possible. 

4. Select the proper basic make-up color 
for skin of the casualty and mix with plasta- 
lene. 

5. Apply plastalene to the selected area and 
blend the edges with the skin. Difficulties 
may be encountered due to the continuous 
movement of the muscles in the area. 



6. The plastalene should be thick enough 
in the center to make the incision and also 
thick enough to retain the strings of the 
sausage casing. 

7. With the applicator make an irregular 
incision into the thicker portion of the plasta- 
lene. 

8. Carefully distort the edges of the wound 
with the applicator. 

Figure 22. Evisceration 





NAVEXOS P-2709 

9. Blend the skin-colored plastalene edges 
with the skin. 

10. Apply coagulated blood to the floor and 
sides of the incision.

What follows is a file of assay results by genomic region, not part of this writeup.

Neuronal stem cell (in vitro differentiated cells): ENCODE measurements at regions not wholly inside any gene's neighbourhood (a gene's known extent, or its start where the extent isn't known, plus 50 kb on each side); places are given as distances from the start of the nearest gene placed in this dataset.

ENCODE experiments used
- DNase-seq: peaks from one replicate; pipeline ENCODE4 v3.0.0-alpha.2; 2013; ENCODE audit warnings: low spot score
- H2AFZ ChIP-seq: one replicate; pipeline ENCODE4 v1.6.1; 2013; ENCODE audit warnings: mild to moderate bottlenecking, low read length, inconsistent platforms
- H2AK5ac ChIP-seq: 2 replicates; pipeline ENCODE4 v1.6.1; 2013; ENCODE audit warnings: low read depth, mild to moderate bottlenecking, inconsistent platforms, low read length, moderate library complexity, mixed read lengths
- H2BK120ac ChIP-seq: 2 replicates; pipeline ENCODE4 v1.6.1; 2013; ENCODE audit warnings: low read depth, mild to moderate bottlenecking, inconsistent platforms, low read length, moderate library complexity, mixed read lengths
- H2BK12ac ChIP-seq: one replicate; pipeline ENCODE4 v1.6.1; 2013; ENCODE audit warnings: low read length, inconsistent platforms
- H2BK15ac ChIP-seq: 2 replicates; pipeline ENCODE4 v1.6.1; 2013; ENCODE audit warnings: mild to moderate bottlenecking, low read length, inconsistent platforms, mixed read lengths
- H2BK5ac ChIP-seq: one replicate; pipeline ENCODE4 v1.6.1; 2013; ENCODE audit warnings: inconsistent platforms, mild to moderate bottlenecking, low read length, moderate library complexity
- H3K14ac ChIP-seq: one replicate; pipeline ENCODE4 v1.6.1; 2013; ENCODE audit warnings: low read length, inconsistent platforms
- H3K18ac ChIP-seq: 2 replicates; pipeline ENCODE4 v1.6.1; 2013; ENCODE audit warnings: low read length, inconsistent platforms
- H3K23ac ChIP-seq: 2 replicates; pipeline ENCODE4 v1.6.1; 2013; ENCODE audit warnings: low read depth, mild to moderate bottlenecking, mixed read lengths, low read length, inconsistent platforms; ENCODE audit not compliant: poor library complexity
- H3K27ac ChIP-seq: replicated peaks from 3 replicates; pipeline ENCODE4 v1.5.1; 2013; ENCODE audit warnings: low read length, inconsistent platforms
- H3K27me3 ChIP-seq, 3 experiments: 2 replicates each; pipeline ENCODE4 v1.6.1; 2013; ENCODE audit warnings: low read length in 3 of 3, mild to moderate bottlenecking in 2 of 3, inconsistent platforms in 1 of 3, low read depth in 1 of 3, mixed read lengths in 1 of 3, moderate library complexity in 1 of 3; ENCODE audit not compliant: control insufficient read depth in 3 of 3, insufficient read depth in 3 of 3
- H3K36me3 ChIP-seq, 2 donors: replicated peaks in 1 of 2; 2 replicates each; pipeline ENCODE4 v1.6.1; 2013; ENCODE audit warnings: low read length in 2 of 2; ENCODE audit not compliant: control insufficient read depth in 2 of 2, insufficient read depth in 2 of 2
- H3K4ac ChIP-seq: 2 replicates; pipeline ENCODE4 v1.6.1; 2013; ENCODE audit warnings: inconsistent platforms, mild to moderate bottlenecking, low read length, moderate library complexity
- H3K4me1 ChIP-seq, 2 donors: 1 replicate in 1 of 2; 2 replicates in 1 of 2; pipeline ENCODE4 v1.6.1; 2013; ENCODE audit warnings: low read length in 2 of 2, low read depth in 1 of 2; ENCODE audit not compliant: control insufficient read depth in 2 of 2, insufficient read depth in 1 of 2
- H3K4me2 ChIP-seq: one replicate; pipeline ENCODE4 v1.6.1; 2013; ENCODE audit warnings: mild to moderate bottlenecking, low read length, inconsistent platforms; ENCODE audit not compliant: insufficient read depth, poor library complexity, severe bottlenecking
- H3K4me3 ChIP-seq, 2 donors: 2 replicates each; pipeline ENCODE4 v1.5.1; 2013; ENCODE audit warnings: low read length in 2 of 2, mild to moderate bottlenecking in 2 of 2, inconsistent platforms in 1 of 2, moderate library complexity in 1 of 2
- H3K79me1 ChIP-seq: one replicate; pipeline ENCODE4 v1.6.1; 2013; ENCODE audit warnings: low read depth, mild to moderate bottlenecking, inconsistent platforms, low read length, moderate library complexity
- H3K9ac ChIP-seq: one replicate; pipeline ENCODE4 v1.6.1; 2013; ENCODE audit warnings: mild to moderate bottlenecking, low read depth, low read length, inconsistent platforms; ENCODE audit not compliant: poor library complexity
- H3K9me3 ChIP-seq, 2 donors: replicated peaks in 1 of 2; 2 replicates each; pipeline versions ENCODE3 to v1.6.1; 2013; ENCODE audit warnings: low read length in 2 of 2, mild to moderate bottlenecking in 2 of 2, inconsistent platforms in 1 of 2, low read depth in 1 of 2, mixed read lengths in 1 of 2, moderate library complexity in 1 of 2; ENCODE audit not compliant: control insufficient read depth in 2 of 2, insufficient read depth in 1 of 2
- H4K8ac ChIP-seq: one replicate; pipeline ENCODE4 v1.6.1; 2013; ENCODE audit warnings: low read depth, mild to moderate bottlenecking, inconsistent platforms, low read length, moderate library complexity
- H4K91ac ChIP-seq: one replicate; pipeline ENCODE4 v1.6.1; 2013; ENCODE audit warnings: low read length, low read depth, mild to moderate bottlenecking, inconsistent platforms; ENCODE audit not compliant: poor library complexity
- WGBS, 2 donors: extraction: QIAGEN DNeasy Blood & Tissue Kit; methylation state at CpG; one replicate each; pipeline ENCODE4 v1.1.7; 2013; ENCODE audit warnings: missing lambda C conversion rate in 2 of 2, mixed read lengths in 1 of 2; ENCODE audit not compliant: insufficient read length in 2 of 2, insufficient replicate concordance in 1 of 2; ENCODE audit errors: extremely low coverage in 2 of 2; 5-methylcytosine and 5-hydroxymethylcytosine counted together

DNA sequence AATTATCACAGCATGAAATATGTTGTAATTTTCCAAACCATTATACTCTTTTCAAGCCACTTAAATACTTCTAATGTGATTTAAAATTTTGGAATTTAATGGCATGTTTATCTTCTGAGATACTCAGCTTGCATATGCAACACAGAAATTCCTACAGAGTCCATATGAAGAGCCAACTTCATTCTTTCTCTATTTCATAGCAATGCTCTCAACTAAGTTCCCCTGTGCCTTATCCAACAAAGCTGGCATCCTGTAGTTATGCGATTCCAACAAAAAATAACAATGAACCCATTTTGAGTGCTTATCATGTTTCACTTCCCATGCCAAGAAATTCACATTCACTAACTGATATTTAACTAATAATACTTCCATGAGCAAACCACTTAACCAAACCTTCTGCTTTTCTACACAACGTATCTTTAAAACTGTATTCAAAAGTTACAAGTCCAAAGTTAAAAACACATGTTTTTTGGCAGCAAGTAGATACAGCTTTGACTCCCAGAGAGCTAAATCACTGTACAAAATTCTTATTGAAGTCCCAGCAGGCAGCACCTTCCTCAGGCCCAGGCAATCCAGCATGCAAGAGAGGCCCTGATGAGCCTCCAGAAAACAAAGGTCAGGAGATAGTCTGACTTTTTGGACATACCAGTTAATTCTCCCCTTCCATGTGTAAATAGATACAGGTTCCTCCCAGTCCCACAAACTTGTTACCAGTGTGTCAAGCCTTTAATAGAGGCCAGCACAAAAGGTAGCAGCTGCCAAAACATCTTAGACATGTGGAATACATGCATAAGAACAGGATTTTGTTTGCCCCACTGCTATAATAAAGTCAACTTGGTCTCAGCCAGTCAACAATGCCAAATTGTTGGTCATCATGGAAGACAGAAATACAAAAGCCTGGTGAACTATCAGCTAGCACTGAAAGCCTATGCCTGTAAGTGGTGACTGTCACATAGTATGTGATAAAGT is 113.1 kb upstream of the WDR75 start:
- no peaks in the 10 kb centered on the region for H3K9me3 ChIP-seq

11. Cut a piece of sausage casing four to 
six inches in length. The length of each string 
should be about six inches. Tie off one end of 
the sausage casing. Loop the string, ready for 
tying, around the other end of the sausage 
casing. Using a 30 cc syringe, fill the casing 
with bloody liquid and air. The sausage casing 
should not be blown up too full as simulated 
intestines should look gelatinous and pliable. 
Close the free end of the sausage casing. The 
strings, after tying, should be three inches 
or more in length. 

12. Secure the strings from the sausage 
casing beneath the basic plastalene, allowing 
the intestines to fall into place. 

13. Place a small amount of petrolatum jelly 
on top of the casings to present the shiny